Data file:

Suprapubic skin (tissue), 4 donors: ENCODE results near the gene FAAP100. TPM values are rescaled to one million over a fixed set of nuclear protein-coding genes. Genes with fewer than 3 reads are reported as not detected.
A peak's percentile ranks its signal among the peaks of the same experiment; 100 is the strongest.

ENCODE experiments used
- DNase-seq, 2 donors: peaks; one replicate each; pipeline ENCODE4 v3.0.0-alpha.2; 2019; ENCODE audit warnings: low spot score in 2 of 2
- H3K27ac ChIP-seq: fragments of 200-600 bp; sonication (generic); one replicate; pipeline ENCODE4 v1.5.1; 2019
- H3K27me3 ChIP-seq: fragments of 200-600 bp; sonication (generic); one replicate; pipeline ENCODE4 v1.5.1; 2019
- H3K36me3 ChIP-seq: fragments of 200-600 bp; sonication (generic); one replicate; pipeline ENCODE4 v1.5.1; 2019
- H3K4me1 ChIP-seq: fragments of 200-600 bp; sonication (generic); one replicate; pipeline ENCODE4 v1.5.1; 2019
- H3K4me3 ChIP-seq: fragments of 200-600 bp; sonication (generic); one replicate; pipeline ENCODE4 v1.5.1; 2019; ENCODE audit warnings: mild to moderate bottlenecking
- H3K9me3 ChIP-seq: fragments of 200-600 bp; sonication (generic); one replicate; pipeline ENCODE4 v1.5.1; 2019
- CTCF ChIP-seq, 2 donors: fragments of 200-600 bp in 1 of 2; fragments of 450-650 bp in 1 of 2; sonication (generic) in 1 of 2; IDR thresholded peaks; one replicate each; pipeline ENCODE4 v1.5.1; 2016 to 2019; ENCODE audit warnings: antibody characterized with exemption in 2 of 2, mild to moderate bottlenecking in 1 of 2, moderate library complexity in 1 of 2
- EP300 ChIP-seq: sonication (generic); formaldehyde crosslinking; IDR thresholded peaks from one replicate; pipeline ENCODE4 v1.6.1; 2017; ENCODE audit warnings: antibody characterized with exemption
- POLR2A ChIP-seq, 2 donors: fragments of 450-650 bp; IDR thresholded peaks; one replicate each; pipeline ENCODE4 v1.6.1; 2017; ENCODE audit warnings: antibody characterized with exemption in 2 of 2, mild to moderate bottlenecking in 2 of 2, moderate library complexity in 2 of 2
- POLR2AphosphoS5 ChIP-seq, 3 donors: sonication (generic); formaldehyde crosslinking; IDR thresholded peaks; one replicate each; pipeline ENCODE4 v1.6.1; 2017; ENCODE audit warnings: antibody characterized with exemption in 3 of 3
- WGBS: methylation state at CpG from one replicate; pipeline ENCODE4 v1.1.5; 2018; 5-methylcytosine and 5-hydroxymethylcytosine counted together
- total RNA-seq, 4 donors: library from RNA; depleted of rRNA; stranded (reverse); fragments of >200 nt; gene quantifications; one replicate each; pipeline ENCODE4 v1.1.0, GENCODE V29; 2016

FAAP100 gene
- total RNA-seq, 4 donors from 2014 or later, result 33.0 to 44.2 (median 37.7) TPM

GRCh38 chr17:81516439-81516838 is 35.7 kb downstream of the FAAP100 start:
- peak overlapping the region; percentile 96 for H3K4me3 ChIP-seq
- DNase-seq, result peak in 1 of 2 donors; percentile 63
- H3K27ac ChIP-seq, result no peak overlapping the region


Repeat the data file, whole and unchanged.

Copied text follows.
Suprapubic skin (tissue), 4 donors: ENCODE results near the gene FAAP100. TPM values are rescaled to one million over a fixed set of nuclear protein-coding genes. Genes with fewer than 3 reads are reported as not detected.
A peak's percentile ranks its signal among the peaks of the same experiment; 100 is the strongest.

ENCODE experiments used
- DNase-seq, 2 donors: peaks; one replicate each; pipeline ENCODE4 v3.0.0-alpha.2; 2019; ENCODE audit warnings: low spot score in 2 of 2
- H3K27ac ChIP-seq: fragments of 200-600 bp; sonication (generic); one replicate; pipeline ENCODE4 v1.5.1; 2019
- H3K27me3 ChIP-seq: fragments of 200-600 bp; sonication (generic); one replicate; pipeline ENCODE4 v1.5.1; 2019
- H3K36me3 ChIP-seq: fragments of 200-600 bp; sonication (generic); one replicate; pipeline ENCODE4 v1.5.1; 2019
- H3K4me1 ChIP-seq: fragments of 200-600 bp; sonication (generic); one replicate; pipeline ENCODE4 v1.5.1; 2019
- H3K4me3 ChIP-seq: fragments of 200-600 bp; sonication (generic); one replicate; pipeline ENCODE4 v1.5.1; 2019; ENCODE audit warnings: mild to moderate bottlenecking
- H3K9me3 ChIP-seq: fragments of 200-600 bp; sonication (generic); one replicate; pipeline ENCODE4 v1.5.1; 2019
- CTCF ChIP-seq, 2 donors: fragments of 200-600 bp in 1 of 2; fragments of 450-650 bp in 1 of 2; sonication (generic) in 1 of 2; IDR thresholded peaks; one replicate each; pipeline ENCODE4 v1.5.1; 2016 to 2019; ENCODE audit warnings: antibody characterized with exemption in 2 of 2, mild to moderate bottlenecking in 1 of 2, moderate library complexity in 1 of 2
- EP300 ChIP-seq: sonication (generic); formaldehyde crosslinking; IDR thresholded peaks from one replicate; pipeline ENCODE4 v1.6.1; 2017; ENCODE audit warnings: antibody characterized with exemption
- POLR2A ChIP-seq, 2 donors: fragments of 450-650 bp; IDR thresholded peaks; one replicate each; pipeline ENCODE4 v1.6.1; 2017; ENCODE audit warnings: antibody characterized with exemption in 2 of 2, mild to moderate bottlenecking in 2 of 2, moderate library complexity in 2 of 2
- POLR2AphosphoS5 ChIP-seq, 3 donors: sonication (generic); formaldehyde crosslinking; IDR thresholded peaks; one replicate each; pipeline ENCODE4 v1.6.1; 2017; ENCODE audit warnings: antibody characterized with exemption in 3 of 3
- WGBS: methylation state at CpG from one replicate; pipeline ENCODE4 v1.1.5; 2018; 5-methylcytosine and 5-hydroxymethylcytosine counted together
- total RNA-seq, 4 donors: library from RNA; depleted of rRNA; stranded (reverse); fragments of >200 nt; gene quantifications; one replicate each; pipeline ENCODE4 v1.1.0, GENCODE V29; 2016

FAAP100 gene
- total RNA-seq, 4 donors from 2014 or later, result 33.0 to 44.2 (median 37.7) TPM

GRCh38 chr17:81516439-81516838 is 35.7 kb downstream of the FAAP100 start:
- peak overlapping the region; percentile 96 for H3K4me3 ChIP-seq
- DNase-seq, result peak in 1 of 2 donors; percentile 63
- H3K27ac ChIP-seq, result no peak overlapping the region